In the late 1990s it was discovered that a combination of anti-retroviral drugs would dramatically reduce the death rate from AIDS[8] but the drugs were patented and sold for US $10–15,000 per annum around the world, in both developed and developing nations. These were beyond the means of the people who existed on less than $6,000 a year in relatively well-off South Africa, where an epidemic raged. In 2000 more people died in a single year from AIDS than in all the wars on the continent (2.4 million[9]) and of the 36 million people infected, 23 million lived in sub-Saharan Africa[10]. On 6 February 2001, Cipla offered to supply a three-drug regimen for $1 a day[11], which was below their cost of production[12].

The low cost of Cipla’s offer created the shock required to force action and helped lead to the establishment of a programme to help treat HIV/AIDS in Africa.

In 2002 the World Health Organization, in a setback to the lobbying efforts of Western pharmaceutical companies, included Cipla on its list of approved providers. Dr Hamied was quoted as saying, ‘This proves that we adhere to good manufacturing practices on a par with other companies. It says Cipla is kosher, so now the multinationals can’t throw at us what they have said: “They’re Indian, they’re Third World, the quality might be iffy”. The path from the offer to the wide availability of treatment was not a short one but the incidence of deaths in South Africa from AIDS per 1,000 people has dropped from around six in 2007 to less than one in 2021[13].

Our analysis

We assess four key areas of quality when considering a business – sustainability, people, franchise and financials.

In considering sustainability, apart from studying the company’s history we look at whether what they produce or provide is essential both now and into the future. It was clear from studying Cipla that this was the case. Our research also implied a strong sense of ethics in the company that might protect us from possible governance failures and a culture that thought about everyone who’s affected by the business, not just shareholders. Whereas some large pharmaceutical companies’ decision to hold their ground on pricing in Africa may have led to higher profits in the short term, we believe the damage it did to their reputation in the longer term was significant.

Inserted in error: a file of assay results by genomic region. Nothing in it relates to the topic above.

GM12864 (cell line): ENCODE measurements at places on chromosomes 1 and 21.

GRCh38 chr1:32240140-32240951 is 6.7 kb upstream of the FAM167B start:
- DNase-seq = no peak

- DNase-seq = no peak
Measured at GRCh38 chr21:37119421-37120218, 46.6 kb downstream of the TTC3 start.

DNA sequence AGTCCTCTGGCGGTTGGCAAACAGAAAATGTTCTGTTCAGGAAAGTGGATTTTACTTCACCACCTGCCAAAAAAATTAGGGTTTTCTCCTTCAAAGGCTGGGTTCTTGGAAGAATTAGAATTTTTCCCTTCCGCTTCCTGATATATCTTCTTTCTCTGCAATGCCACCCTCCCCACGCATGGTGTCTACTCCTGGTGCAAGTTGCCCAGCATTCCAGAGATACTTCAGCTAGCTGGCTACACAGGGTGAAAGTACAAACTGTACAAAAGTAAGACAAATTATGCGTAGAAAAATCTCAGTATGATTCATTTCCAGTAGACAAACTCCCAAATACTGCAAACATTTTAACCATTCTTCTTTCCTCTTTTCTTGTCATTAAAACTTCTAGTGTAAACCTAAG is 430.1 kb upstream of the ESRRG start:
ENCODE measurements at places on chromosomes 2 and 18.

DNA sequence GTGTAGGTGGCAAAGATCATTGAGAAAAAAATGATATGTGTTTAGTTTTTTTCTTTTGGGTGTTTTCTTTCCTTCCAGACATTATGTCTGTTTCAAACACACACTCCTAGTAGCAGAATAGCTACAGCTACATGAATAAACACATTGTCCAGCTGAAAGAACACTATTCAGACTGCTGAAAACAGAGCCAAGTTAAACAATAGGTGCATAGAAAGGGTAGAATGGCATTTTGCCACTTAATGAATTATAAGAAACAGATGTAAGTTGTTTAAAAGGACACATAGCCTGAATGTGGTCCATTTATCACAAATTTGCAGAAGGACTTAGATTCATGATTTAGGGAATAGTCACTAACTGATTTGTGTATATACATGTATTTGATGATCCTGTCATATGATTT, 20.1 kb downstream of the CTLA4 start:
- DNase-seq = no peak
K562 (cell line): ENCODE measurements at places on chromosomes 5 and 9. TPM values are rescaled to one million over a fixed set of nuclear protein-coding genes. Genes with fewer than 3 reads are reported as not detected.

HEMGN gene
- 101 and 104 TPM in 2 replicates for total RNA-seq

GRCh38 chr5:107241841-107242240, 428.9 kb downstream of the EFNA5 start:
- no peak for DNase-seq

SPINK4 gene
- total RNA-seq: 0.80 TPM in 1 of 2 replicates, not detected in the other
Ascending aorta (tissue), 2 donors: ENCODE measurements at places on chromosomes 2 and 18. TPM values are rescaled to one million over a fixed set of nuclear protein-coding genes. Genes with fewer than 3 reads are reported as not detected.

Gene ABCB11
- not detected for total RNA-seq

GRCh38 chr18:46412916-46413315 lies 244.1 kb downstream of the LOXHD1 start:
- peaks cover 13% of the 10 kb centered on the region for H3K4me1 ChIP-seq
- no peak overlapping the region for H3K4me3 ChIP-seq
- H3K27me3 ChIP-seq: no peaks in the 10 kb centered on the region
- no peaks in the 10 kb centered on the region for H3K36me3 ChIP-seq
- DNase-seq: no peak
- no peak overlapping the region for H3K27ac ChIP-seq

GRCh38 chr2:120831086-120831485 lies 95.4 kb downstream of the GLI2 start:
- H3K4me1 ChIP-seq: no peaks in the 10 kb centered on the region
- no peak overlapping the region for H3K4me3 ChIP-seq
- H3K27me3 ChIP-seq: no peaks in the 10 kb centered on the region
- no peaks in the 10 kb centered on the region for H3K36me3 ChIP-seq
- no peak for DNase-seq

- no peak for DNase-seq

The sustainability of the company was therefore not in doubt but this on its own is not sufficient to demonstrate quality; every holding in our portfolios must also demonstrate the integrity and talent of the people who run it, the strength of the franchise and the financials that support it.

On people, the company is transitioning to the third generation with Dr Hamied’s niece, Samina, taking the reins for the family. Samina decided to work for Cipla after returning to India in 2011 following an early career in global finance. This has coincided with a shift to professional management, a difficult transition for any family-owned business, and the current CEO Umang Vohra has made his mark in expanding the profitability of the company over the past six years. We have met Samina on several occasions and believe that with her in the role of executive chair the family remains a steward of the strong culture and thoughtful oversight in the long-term allocation
of capital.

As far as the franchise goes, the life of a manufacturer of generic drugs is not an easy one. As drugs from major pharmaceutical companies come off patent, generic manufacturers can reverse engineer them to provide lower-cost alternatives, helping to broaden the affordability of treatments. The challenge is that there are many generic manufacturers competing with the same drugs, which rapidly become commodities. There are, however, several successful strategies that the industry has pursued to enable it still to generate acceptable returns.

In Cipla’s case, they have focused on niches where competition is not so intense, using their long history of working with methods of delivering medication through inhalation. As this requires some specialist knowledge Cipla stays away from the worst commoditisation in the industry. The second, and more subtle, advantage comes from the careful development of their reputation over many years as a high-quality producer, something we observed when comparing the history of negative incidents such as product recalls at Cipla with its peers[14]. This has helped Cipla to form partnerships with several of the major pharmaceutical companies to in-license their branded drugs into India, a relationship based on trust in Cipla’s continued care for its reputation.